Intended for healthcare professionals


“Lifting the carpet” on cheating in medical school exams

BMJ 2015; 351 doi: (Published 18 August 2015) Cite this as: BMJ 2015;351:h4014
  1. Anne L Tonkin, emeritus professor1
  1. 1School of Medicine, The University of Adelaide, Adelaide 5005, South Australia
  1. anne.tonkin{at}
  • Accepted 16 June 2015

A recent case in Australia highlights that cheating is a real challenge for academic medical educators. Anne Tonkin finds both a sketchy literature and a culture that perpetuates cheating—both research and action are needed

A case of exam cheating was reported at an Australian medical school in November 2013. Local and international media coverage followed, with calls for severe penalties, including expulsion, from the profession and the general public.1 Senior students had taken screenshots of a multiple choice question exam that was undertaken using tablet computers and passed them on to students who had not yet sat the exam. Twenty four students were disciplined, with penalties ranging from writing a reflective piece on an ethical topic to failing the exam. Academic staff, including myself, had been aware for about 10 years that students were using a type of “exam recall” to collect questions from multiple choice question exams. In retrospect we did not take it seriously enough because the reproduced questions were inaccurate and did not appear to pose a threat to the integrity of the exams. However, developments in technology have resulted in a highly efficient system for students to recall entire exams with great accuracy. The medical school re-used exam questions from past years, so this cheating was a serious breach of security, providing students with access to some of the questions that they would face in the exam. As such it called into question the school’s ability to certify that graduating students were competent and knowledgeable.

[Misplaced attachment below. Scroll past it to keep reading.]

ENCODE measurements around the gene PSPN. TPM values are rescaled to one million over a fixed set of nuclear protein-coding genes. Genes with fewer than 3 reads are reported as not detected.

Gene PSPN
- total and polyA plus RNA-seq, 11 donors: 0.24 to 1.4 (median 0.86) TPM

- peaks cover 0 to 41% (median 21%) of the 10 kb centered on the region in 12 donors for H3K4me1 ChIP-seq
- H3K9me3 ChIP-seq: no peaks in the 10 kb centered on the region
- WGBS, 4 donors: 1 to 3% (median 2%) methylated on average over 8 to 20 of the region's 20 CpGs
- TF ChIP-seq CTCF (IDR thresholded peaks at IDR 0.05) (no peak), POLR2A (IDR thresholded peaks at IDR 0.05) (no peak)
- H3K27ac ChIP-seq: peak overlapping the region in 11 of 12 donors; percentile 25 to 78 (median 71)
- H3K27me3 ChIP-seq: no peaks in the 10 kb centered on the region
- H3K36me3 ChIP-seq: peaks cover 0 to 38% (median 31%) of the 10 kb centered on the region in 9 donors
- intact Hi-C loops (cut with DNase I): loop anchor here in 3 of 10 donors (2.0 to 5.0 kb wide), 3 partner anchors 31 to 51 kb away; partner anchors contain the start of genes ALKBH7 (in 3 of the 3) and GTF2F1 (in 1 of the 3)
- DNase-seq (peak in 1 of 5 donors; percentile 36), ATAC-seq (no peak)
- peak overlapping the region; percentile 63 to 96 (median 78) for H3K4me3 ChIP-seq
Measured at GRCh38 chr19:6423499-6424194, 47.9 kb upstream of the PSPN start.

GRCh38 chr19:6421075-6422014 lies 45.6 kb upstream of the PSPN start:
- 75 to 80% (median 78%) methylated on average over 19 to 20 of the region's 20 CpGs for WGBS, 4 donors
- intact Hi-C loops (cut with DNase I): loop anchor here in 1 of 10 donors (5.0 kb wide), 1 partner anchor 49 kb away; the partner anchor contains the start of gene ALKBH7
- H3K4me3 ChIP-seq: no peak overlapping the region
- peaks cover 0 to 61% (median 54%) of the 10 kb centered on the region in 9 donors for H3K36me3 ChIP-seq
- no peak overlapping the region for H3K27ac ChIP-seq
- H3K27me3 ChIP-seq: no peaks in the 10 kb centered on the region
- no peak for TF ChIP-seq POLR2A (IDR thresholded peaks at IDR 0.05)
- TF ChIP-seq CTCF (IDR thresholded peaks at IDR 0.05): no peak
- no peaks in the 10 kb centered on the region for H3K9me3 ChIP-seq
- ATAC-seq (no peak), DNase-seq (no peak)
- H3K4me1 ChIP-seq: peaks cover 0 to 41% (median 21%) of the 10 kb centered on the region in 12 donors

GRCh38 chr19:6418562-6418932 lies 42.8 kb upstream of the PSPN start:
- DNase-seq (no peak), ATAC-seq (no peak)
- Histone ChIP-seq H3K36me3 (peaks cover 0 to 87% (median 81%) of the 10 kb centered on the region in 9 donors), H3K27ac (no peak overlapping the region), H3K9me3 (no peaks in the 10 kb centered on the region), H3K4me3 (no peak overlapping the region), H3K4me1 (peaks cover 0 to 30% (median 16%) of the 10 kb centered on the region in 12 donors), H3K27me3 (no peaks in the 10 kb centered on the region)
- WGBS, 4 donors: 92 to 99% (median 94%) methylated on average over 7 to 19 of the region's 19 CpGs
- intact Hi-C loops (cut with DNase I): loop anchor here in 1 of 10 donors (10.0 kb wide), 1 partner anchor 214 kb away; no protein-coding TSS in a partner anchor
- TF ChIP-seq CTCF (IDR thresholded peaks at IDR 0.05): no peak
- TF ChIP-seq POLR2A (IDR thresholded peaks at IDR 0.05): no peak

Cheating is known to occur at medical schools, and it can be swept under the carpet by some teaching staff.2 Cheating matters because it threatens the accuracy of assessment decisions, and because unprofessional behaviour in medical school has been associated with later unprofessional behaviour by practitioners. A case-control study …

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